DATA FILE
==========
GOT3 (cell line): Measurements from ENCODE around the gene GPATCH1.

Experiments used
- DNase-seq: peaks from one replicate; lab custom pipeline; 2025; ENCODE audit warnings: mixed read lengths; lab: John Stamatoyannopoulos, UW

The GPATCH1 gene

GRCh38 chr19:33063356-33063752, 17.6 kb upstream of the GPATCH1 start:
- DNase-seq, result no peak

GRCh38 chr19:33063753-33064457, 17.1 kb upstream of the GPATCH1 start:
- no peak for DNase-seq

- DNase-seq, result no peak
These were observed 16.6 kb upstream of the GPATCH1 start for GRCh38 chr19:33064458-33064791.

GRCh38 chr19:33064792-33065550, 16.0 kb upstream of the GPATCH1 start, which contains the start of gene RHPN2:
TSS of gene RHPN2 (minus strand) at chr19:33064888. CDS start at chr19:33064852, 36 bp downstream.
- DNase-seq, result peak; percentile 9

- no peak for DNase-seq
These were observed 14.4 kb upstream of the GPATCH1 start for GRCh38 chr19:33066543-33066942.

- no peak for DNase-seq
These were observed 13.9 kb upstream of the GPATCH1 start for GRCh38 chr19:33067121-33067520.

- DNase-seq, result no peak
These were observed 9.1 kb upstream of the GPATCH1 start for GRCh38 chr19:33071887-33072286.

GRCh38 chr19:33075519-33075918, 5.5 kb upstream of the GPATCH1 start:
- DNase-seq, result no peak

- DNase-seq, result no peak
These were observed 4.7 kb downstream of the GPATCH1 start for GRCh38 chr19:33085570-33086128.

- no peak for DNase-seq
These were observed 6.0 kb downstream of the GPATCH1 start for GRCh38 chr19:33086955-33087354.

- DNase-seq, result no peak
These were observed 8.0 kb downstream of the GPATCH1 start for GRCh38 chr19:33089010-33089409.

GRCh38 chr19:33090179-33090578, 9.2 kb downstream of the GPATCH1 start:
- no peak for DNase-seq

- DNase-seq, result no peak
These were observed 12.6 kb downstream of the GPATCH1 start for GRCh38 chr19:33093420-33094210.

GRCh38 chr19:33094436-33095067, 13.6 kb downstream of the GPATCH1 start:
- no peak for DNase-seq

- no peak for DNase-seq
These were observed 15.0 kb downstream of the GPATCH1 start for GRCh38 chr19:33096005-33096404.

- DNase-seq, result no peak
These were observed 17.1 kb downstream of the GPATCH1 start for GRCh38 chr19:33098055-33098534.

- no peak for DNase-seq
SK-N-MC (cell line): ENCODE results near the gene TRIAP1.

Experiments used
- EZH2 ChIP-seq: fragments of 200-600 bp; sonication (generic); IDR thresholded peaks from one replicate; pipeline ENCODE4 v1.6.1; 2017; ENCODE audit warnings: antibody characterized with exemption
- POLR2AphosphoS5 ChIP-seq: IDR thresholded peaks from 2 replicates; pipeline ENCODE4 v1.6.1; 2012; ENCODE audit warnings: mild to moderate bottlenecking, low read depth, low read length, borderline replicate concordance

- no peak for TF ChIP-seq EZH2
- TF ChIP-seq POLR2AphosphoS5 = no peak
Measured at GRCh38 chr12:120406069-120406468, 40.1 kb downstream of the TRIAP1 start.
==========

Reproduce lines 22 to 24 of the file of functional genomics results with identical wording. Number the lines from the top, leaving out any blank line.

- DNase-seq, result no peak
These were observed 4.7 kb downstream of the GPATCH1 start for GRCh38 chr19:33085570-33086128.

- no peak for DNase-seq